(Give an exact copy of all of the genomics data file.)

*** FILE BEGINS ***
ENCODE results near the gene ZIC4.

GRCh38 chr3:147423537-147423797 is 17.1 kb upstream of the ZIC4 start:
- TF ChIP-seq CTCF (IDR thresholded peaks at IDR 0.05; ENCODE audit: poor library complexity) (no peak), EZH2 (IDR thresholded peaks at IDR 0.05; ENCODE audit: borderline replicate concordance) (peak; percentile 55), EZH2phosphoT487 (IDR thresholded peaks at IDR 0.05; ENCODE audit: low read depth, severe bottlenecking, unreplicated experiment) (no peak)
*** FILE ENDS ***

ENCODE results near the gene ZIC4.

GRCh38 chr3:147423537-147423797 is 17.1 kb upstream of the ZIC4 start:
- TF ChIP-seq CTCF (IDR thresholded peaks at IDR 0.05; ENCODE audit: poor library complexity) (no peak), EZH2 (IDR thresholded peaks at IDR 0.05; ENCODE audit: borderline replicate concordance) (peak; percentile 55), EZH2phosphoT487 (IDR thresholded peaks at IDR 0.05; ENCODE audit: low read depth, severe bottlenecking, unreplicated experiment) (no peak)